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### Discussion ::Transformers - General Questions (Q.Nr.2)

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2. | The turns ratio required to match 80Source to a 320burden is | |||||||

Answers:possibilityD Explanation: There is no answer description available for this question. Workplace Report an error Workspace Report |

Jeykishan Kumar.ksaid:(December 14, 2010) | |

The turns ratio is proportional to the square root of the load. |

Jensaid:(January 19, 2011) | |

Turns Ratio2 = Load Impedance/Source Impedance =2 |

Anirudhyasaid:(January 21, 2011) | |

v1 I1=v2 I2 v1*v1/r1=v2*v2/r2 sq of (v1/v2)=r2/r1 sq of (1/k)=r2/r1=4 1/k=2------this is the transmission ratio k=1/2-----this is the transmission ratio bcoz--n2/n1==transformation ratio and n1/n2==gear ratio |

Vinay Kumarsaid:(January 25, 2011) | |

The turns ratio is proportional to the square root of the load. |

Jegansaid:(March 9, 2011) | |

sq of (v1/v2)=r1/r2 |

Rajneeshsaid:(March 21, 2011) | |

Gear ratio=(n2/n1)^1/2 |

Pruthibiraj Goudasaid:(May 11, 2011) | |

Here r1=80 ohms, r2=320 ohms we know v2/v1=i1/i2 v2/v1=v1/r1*r2/v2 => k=(v1/v2)*(r2/r1) => k=1/k*(320/80) =>K²=4 k=2 Answer=2 |

Lookssaid:(May 30, 2011) | |

N2/N1=320/80=4 Turns ratio = sq rt (n2/n1) = 2 |

TMeswarsaid:(7. June 2011) | |

I want the frequency to be constant for the transformers? |

Saminathansaid:(18. June 2011) | |

2T = load/source 2T = 320/80 T = 4/2 T=2 |

Azagusaid:(7. August 2011) | |

Here frequency can not be changed. Otherwise it is only transmitted. |

Shivasaid:(13.09.2011) | |

In transformers we use the 50Hz because they operate at the same frequency due to the given load so we use the constant. |

Zeeshansaid:(14.10.2011) | |

If the above statement is true that the turns ratio is equal to load/source then the answer comes 2. |

Rajusaid:(30.10.2011) | |

Someone said that the turns ratio is equal to the square of the load. Is it correct or not? |

Enjoysaid:(6. November 2011) | |

gear ratio=a(n2/n1a) Also R2=a^2*R1 a^2=R2/R1=4 a=2 |

Soujanyasaid:(13. November 2011) | |

What Kallan said is correct and less time consuming as well as easy to remember. |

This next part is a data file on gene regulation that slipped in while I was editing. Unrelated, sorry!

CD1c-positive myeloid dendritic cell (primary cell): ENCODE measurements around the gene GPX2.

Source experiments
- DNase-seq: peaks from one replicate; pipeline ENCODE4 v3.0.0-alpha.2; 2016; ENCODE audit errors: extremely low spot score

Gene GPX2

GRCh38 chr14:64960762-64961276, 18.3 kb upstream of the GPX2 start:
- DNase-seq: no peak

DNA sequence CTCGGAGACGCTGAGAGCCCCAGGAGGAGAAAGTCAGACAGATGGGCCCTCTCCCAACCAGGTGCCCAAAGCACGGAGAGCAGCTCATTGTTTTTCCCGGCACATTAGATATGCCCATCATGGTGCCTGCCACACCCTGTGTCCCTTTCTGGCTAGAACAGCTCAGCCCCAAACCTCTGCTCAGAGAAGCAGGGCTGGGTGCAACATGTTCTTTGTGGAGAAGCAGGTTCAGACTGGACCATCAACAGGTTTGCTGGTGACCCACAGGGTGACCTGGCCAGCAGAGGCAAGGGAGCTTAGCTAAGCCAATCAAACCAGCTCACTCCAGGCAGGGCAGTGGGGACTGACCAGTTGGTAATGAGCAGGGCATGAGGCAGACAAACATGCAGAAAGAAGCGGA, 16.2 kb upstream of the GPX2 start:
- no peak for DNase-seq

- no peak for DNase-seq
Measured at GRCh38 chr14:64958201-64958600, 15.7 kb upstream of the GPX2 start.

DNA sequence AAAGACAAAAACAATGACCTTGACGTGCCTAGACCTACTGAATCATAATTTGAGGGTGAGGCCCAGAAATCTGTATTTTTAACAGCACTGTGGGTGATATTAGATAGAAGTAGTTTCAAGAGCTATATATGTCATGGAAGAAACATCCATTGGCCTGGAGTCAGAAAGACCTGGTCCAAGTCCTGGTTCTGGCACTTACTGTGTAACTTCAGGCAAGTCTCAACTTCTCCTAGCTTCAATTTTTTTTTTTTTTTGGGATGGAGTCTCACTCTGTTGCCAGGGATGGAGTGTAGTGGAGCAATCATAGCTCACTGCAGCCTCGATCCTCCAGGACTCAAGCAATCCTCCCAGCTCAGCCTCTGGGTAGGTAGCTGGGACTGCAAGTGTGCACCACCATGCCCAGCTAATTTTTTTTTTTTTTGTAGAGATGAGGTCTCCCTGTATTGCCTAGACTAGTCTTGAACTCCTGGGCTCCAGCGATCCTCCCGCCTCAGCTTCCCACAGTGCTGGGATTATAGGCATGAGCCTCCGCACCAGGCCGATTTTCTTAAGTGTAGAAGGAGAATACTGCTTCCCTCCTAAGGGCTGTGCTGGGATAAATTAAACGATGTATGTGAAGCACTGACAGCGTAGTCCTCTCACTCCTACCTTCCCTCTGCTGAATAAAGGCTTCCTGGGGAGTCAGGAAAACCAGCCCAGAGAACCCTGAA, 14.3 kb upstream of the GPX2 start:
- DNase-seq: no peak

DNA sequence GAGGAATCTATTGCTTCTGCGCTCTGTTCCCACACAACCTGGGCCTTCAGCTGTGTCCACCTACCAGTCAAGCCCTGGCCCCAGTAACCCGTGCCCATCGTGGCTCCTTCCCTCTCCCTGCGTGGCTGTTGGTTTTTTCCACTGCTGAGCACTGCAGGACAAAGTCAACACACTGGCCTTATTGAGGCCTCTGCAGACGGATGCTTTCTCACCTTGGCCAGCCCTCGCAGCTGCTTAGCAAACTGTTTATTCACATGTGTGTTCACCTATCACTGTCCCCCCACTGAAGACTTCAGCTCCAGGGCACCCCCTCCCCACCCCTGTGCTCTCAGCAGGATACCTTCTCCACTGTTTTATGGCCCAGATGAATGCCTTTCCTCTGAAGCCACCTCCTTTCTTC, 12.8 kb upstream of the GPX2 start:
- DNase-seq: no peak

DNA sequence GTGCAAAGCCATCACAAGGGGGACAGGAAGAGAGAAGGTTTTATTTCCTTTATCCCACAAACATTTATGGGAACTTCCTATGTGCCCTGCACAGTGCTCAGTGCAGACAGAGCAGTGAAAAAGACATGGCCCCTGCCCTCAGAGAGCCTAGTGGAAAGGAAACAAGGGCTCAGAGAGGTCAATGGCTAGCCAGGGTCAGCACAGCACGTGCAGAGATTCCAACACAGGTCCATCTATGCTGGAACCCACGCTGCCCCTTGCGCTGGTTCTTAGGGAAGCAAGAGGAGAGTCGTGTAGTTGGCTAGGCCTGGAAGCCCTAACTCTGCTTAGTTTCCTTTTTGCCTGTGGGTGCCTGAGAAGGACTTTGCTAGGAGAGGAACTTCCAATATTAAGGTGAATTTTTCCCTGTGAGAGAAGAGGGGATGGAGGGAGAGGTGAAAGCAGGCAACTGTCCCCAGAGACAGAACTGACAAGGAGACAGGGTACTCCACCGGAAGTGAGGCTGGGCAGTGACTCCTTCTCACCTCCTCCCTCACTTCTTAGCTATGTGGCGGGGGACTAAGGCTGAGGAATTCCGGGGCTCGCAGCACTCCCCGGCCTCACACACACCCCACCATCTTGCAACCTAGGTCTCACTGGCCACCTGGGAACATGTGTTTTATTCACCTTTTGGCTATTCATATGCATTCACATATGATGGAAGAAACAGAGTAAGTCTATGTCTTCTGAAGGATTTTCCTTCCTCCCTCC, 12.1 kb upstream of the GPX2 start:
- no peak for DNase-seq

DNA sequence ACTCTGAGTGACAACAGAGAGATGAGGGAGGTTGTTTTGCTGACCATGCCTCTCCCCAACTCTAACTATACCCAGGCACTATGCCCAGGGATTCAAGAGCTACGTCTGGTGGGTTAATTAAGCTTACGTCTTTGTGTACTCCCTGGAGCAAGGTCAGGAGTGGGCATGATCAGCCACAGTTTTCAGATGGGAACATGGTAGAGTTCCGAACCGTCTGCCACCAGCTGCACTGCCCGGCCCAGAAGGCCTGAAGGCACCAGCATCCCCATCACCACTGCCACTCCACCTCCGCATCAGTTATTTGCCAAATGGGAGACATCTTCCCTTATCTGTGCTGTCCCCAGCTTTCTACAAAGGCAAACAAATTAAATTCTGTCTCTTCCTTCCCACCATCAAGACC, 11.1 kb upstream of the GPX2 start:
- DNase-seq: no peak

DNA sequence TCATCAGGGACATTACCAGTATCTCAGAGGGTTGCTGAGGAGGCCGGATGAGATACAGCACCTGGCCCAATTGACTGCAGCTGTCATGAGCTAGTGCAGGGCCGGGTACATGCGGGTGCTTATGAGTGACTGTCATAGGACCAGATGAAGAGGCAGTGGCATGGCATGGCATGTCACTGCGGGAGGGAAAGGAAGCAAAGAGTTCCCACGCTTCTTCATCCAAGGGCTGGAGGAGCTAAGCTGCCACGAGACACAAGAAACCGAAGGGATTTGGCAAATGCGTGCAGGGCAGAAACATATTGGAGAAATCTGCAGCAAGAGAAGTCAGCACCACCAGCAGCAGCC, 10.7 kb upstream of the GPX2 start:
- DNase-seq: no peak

Satyasaid:(December 15, 2011) | |

As with a transformer, input power = output power i.e. energy is transformed, v1^2 / z1 = v2^2 /z2. therefore turns ratio = sqrt(z2/z1) |

BHABANI SHANKAR BEHERAsaid:(January 12, 2012) | |

I am satisfied with Pruthiwi Raj's reply. |

Shajeersaid:(January 16, 2012) | |

turns ratio = sqrt.(r2/r1) = square meter (320/80) = square (4) = 2 |

seedsaid:(February 21, 2012) | |

quadrat(v1/v2)=r1/r2; also k=2 |

Dr. mofizsaid:(9. April 2012) | |

Why the transformer power in kva? |

Nareshsaid:(11. April 2012) | |

Is this process applicable to all turns ratio problems? |

Shivasaid:(25. April 2012) | |

The transformer power is given in kVA because the Cu loss only depends on voltage and current and is independent of the power factor. |

Palivela Varaprasadsaid:(29. April 2012) | |

v1xi1=v2i2 v1=cxn1 v2=cxn2 i1=v1/r1 i2=v2/r2 Also (n2/n1)2=(r2/r1) Therefore turns ratio n2/n1=root(4)=2 |

Dillip Kumar Dehurysaid:(6. May 2012) | |

Is there a technique to know the KVA rating of the transformer without a nameplate? |

Dillip Kumar Dehurysaid:(6. May 2012) | |

Why is iron loss neglected in the cu.loss test? |

Sirisaid:(May 23, 2012) | |

Cu losses do not depend on voltage, iron losses depend on voltage and Cu losses depend on current, also the power factor of t/f depends on the load and is therefore given in kva, while the power factor for motors is only depends on the design and is therefore given in kW. |

Navdeep Sainisaid:(May 29, 2012) | |

The force is constant on both sides I1Quadrat*R1=I2Quadrat*R2 Turns Ratio = I1/I2 = Square Root (R2/R1) = 2 |

Venkatesh Ssaid:(1. June 2012) | |

In question we understood that we convert the 320 ohms resistance in the secondary to 80 ohms in the primary (i.e. source) side. r'2 is 80, r2 is 320. Turns ratio is K. r'2= (r2/K^2). |

Keerthisaid:(July 26, 2012) | |

The turns ratio is always proportional to the square root of the load. |

onesaid:(5. September 2012) | |

The turns ratio is directly proportional to the square root of the load impedance to the source impedance, i.e. H. here is the square root of 320/80 = 2. |

Anil kumarsaid:(20.10.2012) | |

As we know, V2/V1 = N2/N1 = I1/I2 = k. Also V2/V1 = (V1/R1)*(R2/V2) = k. => (V2/V1)2 = R2/R1 = k. Therefore turns ratio (k) = square root of (R2/R1) |

ASHOK WATHsaid:(December 23, 2012) | |

N1/N2=V1/V2=I2/I1=K |

Ajit Kumarsaid:(February 1, 2013) | |

Why can't the transformer work on direct current? |

Dr. G. Suresh Babusaid:(February 18, 2013) | |